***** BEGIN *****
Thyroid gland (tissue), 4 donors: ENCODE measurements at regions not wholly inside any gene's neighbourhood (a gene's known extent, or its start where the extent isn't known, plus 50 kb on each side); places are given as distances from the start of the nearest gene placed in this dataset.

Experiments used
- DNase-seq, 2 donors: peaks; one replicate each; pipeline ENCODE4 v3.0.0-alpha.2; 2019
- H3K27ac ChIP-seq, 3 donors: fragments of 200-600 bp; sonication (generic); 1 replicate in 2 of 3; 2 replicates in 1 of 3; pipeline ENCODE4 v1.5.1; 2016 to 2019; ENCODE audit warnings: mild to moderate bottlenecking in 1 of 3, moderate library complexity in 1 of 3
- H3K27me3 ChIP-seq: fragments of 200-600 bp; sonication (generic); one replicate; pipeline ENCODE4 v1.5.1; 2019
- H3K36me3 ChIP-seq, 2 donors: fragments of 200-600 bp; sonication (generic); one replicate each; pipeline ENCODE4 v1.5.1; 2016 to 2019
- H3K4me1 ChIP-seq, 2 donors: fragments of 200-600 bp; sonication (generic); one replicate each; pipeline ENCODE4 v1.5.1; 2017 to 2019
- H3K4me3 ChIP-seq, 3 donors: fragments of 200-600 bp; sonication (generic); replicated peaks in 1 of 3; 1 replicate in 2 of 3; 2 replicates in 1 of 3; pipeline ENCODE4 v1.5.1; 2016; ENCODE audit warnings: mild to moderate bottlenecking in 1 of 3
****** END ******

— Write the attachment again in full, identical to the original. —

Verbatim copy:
Thyroid gland (tissue), 4 donors: ENCODE measurements at regions not wholly inside any gene's neighbourhood (a gene's known extent, or its start where the extent isn't known, plus 50 kb on each side); places are given as distances from the start of the nearest gene placed in this dataset.

Experiments used
- DNase-seq, 2 donors: peaks; one replicate each; pipeline ENCODE4 v3.0.0-alpha.2; 2019
- H3K27ac ChIP-seq, 3 donors: fragments of 200-600 bp; sonication (generic); 1 replicate in 2 of 3; 2 replicates in 1 of 3; pipeline ENCODE4 v1.5.1; 2016 to 2019; ENCODE audit warnings: mild to moderate bottlenecking in 1 of 3, moderate library complexity in 1 of 3
- H3K27me3 ChIP-seq: fragments of 200-600 bp; sonication (generic); one replicate; pipeline ENCODE4 v1.5.1; 2019
- H3K36me3 ChIP-seq, 2 donors: fragments of 200-600 bp; sonication (generic); one replicate each; pipeline ENCODE4 v1.5.1; 2016 to 2019
- H3K4me1 ChIP-seq, 2 donors: fragments of 200-600 bp; sonication (generic); one replicate each; pipeline ENCODE4 v1.5.1; 2017 to 2019
- H3K4me3 ChIP-seq, 3 donors: fragments of 200-600 bp; sonication (generic); replicated peaks in 1 of 3; 1 replicate in 2 of 3; 2 replicates in 1 of 3; pipeline ENCODE4 v1.5.1; 2016; ENCODE audit warnings: mild to moderate bottlenecking in 1 of 3